Russia must pay a group of shareholders in defunct oil giant Yukos around $50 billion for expropriating its assets, a big hit for a country teetering on the brink of recession. The Hague's arbitration court said Monday it had awarded GML, a group of Yukos shareholders, just under half of their $114 billion claim, going some way to covering the money they lost when the Kremlin seized Yukos, once controlled by Mikhail Khodorkovsky. Tim Osborne, director of GML, welcomed the award, which he said was the largest ever, as "very favorable". He said Russia would likely attempt to delay matters. Foreign Minister Sergei Lavrov said Moscow would most likely appeal the decision, underlining that the shareholders, who have battled through the courts for a decade, will have to fight further to receive the compensation.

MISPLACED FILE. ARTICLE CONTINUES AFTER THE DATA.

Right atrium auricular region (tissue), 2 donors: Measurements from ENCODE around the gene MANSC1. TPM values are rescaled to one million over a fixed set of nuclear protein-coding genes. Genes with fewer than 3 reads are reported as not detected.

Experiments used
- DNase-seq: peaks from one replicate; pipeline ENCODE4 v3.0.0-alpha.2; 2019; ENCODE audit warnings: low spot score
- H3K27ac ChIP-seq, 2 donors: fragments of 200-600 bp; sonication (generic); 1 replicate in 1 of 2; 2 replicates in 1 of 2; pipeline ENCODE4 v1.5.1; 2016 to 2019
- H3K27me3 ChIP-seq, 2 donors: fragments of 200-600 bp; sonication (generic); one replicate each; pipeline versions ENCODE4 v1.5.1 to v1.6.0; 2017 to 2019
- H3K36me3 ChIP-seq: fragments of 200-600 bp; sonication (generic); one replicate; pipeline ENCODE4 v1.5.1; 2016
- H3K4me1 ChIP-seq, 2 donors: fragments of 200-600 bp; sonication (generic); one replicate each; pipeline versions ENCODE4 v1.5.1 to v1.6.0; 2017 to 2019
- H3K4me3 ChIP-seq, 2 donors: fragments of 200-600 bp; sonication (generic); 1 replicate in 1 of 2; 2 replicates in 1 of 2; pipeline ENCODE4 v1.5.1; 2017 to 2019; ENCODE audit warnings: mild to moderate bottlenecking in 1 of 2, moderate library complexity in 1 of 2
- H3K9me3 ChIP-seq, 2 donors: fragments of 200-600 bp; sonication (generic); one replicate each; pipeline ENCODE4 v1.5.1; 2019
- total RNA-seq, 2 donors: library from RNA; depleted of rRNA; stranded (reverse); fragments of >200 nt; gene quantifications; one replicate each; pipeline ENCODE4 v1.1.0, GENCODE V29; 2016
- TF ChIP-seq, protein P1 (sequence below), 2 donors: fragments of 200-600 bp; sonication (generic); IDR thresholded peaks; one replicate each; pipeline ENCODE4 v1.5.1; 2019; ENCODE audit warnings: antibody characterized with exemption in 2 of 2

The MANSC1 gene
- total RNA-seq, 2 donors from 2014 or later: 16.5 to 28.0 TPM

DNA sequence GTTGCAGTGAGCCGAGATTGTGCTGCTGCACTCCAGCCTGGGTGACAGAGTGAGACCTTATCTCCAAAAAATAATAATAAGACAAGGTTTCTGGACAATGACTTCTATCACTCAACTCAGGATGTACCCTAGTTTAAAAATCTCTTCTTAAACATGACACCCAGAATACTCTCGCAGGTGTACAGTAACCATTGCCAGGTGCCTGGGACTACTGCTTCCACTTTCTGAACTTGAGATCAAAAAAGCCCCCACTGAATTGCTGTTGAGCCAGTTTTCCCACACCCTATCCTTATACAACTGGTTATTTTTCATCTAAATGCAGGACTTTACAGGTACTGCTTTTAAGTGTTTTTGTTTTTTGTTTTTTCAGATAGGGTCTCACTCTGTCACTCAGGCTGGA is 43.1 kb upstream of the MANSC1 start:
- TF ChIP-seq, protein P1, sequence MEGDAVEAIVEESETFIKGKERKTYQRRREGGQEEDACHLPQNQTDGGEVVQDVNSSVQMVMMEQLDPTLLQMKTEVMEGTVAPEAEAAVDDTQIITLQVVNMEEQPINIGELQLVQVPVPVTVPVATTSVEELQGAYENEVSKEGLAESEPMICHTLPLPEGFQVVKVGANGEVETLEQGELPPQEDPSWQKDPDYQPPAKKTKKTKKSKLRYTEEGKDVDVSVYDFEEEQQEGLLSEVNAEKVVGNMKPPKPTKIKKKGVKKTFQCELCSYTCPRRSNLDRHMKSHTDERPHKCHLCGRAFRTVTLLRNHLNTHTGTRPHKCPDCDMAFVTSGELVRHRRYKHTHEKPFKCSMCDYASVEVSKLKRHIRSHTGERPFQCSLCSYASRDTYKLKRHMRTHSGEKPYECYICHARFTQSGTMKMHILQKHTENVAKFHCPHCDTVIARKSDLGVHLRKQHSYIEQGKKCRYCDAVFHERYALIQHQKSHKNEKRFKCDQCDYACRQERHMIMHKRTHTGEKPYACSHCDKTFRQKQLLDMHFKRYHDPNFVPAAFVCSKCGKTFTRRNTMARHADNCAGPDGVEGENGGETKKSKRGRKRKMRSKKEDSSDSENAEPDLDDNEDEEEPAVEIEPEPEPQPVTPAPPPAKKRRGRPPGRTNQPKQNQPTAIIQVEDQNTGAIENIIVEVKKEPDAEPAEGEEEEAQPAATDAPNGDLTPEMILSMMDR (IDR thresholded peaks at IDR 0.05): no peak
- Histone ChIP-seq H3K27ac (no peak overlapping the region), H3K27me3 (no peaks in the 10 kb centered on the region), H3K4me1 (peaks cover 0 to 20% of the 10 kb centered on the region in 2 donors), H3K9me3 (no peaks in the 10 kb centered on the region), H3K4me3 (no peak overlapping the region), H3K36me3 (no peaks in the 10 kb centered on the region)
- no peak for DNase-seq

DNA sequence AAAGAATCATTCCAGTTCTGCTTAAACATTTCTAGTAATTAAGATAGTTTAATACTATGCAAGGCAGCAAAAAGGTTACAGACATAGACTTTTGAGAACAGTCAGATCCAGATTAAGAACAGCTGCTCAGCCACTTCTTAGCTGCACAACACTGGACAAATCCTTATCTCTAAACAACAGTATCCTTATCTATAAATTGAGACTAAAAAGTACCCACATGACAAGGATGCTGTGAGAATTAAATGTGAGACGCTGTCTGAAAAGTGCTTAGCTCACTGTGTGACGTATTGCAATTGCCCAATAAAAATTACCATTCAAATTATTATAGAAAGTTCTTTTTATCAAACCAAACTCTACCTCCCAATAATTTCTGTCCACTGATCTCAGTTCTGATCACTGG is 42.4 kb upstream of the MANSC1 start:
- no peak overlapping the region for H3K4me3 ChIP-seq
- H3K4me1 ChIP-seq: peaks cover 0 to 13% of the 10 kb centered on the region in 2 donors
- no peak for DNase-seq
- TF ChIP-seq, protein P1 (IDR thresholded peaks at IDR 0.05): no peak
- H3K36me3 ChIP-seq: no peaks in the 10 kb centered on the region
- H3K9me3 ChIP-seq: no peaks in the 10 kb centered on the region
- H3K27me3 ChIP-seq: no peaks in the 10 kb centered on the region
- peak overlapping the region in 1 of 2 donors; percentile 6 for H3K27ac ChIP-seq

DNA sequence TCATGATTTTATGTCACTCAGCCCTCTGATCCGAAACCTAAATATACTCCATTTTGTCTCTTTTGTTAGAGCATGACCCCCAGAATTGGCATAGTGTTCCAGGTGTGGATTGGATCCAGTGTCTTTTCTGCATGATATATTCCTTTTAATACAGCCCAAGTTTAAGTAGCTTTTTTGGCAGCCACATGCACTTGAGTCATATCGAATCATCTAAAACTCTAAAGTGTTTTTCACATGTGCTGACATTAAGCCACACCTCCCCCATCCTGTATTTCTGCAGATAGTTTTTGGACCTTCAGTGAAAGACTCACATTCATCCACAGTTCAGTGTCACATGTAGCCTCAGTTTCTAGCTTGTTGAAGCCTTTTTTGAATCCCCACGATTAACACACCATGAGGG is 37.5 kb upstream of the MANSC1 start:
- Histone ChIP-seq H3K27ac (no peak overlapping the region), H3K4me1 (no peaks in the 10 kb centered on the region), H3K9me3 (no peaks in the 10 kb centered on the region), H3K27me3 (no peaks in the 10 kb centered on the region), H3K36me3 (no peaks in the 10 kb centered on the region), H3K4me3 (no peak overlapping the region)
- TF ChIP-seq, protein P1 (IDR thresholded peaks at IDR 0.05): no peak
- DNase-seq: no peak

Will Russian economy blow up?July 18, 201402:04
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-- By Reuters and CNBC.com staff